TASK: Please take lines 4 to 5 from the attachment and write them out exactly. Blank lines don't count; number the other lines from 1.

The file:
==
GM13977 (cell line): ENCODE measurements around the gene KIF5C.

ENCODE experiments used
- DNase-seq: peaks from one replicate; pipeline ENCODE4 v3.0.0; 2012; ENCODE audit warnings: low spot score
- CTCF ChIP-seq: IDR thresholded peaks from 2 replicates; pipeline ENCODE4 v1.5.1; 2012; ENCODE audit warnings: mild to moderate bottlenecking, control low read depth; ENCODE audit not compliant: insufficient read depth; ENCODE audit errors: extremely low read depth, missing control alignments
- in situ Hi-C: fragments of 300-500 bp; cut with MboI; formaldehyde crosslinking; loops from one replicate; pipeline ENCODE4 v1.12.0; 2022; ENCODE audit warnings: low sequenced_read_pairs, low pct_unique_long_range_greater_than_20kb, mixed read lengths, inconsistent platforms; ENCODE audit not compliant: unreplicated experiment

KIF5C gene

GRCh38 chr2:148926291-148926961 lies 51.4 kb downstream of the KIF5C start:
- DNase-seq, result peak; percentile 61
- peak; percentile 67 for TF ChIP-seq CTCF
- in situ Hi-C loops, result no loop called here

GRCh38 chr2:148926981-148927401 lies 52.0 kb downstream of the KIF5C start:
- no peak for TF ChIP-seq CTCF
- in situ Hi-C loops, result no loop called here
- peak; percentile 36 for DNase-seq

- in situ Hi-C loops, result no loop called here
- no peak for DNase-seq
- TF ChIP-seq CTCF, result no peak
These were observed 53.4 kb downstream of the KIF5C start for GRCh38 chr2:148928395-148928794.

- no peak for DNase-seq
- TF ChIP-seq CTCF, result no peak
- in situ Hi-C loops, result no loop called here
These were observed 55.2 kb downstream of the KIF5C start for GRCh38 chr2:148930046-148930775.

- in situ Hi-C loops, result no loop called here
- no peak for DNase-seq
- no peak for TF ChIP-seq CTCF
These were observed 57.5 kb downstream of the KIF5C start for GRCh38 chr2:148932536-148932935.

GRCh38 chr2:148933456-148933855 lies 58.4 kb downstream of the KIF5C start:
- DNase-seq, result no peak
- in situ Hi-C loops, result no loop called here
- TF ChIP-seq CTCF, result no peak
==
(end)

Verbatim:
- CTCF ChIP-seq: IDR thresholded peaks from 2 replicates; pipeline ENCODE4 v1.5.1; 2012; ENCODE audit warnings: mild to moderate bottlenecking, control low read depth; ENCODE audit not compliant: insufficient read depth; ENCODE audit errors: extremely low read depth, missing control alignments
- in situ Hi-C: fragments of 300-500 bp; cut with MboI; formaldehyde crosslinking; loops from one replicate; pipeline ENCODE4 v1.12.0; 2022; ENCODE audit warnings: low sequenced_read_pairs, low pct_unique_long_range_greater_than_20kb, mixed read lengths, inconsistent platforms; ENCODE audit not compliant: unreplicated experiment